only half kidding
If you haven’t heard of it: it’s the tornado that runs through our planets 4 times a year, forcing us to test our patience and trust that all the mayhem is for the better.
It’s easy to see why city breaks are so popular with couples, families and groups of friends; no matter what the time of year, a city can provide so much for its visitors that an ordinary beach break can’t. From the oodles of culture to the masses of sights to tick off your itinerary list, a city break can be exactly what you want it to be.
No oppressive boss, nagging vacation rules or arid cage, that some like to refer to as a cubicle, to clock into. No particular need to shower, change out of your sweatpants, or trudge through another stale commute. Just road-trippin’ and passport stamping, with a lap-top in tote.
Freedom to work, play, and for God’s sake, dress as you please. Freedom to wear PJs ‘til noon and take a mid-day beach, museum or 3-hour café break.
The free life has serious mass appeal. Because that’s all we really crave, right? Unleashed living and adult immunity?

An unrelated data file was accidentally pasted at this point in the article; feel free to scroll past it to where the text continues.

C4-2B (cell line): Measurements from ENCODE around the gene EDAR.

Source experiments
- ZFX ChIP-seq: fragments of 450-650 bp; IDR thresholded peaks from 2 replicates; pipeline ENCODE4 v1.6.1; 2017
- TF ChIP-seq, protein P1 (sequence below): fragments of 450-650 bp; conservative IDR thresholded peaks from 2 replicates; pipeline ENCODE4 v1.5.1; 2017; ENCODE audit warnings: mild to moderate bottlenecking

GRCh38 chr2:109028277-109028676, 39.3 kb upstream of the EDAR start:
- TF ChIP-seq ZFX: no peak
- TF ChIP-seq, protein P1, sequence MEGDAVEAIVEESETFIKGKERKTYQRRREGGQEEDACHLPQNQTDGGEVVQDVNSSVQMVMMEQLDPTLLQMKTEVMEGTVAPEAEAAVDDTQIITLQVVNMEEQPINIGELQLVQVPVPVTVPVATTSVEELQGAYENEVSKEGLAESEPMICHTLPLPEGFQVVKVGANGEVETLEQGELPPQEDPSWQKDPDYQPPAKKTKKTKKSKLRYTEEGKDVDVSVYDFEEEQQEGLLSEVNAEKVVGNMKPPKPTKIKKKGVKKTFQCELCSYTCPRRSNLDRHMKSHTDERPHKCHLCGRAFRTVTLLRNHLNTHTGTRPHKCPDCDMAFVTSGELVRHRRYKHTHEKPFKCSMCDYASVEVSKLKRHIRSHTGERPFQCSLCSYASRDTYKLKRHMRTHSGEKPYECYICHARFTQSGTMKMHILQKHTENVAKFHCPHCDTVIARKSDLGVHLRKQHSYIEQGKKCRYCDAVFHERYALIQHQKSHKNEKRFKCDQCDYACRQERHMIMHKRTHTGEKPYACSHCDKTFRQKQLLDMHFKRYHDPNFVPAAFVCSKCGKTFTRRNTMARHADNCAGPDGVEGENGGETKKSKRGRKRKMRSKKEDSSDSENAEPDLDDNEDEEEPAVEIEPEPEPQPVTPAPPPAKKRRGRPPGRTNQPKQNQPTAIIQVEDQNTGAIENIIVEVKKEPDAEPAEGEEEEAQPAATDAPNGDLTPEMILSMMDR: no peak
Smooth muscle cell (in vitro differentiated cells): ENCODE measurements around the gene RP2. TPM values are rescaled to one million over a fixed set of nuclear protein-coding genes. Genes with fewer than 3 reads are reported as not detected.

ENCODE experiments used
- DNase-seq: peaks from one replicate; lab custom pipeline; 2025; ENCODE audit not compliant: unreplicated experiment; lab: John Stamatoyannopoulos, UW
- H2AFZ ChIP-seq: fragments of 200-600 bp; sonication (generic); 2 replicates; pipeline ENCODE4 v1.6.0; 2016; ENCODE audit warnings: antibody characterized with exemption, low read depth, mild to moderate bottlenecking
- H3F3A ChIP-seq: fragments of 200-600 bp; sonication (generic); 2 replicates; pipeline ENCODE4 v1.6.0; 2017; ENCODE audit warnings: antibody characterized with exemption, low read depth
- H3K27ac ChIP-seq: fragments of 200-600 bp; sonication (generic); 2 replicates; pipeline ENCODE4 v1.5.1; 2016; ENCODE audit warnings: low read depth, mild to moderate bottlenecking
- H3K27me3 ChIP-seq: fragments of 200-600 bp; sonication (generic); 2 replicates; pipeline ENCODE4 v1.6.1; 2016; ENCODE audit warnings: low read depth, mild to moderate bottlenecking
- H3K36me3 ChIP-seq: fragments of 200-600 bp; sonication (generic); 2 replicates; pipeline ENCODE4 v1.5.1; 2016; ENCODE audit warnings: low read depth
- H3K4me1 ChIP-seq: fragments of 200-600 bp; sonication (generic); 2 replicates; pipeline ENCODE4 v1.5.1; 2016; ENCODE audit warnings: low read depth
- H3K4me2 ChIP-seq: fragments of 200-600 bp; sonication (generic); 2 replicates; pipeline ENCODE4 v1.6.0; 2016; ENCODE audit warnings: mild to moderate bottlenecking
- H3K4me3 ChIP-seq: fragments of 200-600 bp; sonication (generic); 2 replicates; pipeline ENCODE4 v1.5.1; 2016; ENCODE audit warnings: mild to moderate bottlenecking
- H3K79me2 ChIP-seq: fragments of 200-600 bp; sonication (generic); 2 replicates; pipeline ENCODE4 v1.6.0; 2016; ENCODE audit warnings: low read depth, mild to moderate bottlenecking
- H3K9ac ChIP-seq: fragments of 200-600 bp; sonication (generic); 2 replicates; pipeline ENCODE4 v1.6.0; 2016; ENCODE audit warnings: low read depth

Well, not really…
‘ the redwoods will look at you with a
look of always’ – Henry Miller
I just got back from three days in big sur (post to come) and my friend and I spent a lot of time discussing how new space can create new habits, how trips can be so refreshing and inspiring. What if we always focused on leaving a habit behind when going on vacation?
Part of me wishes I could say Kayla and I have been off roaming South Africa or Alaska, but that’s not the case. We’ve been taking on all life has to offer, trying to squeeze the good out of the not so good. It’s always something, you know? Health, jobs, money, relationship issues… Waiting for all of those things to be perfect could result in a serious waste of time. With that said, it’s not about just accepting “life is tough” it’s about the way we’re LIVING and what’s holding our sense of importance.
I regularly visit my home town to enjoy it’s many splendors and remind myself of how relaxing life can be. Sipping home-made sweet tea as I sit on the dock with my feet dangling in the salty water, I wonder if it’s possible for an outsider to enjoy this way of life. As the afternoon thunderstorms roll in over the inter-coastal waterways I ponder if the humidity and mosquitoes are just a barrier to keep the tourists from deciding to move in.
When this word crosses your informative lips, others respond with excitement, or curiosity. What the true response entails: stress, sweat and struggle. I, recently, picked up my entire life–born, raised and rooted in Nebraska for the last amazing 24 years—and re-settled it in Southern California. The façade of moving some where “exotic” in my mind, quickly faded as the planning process began to take place.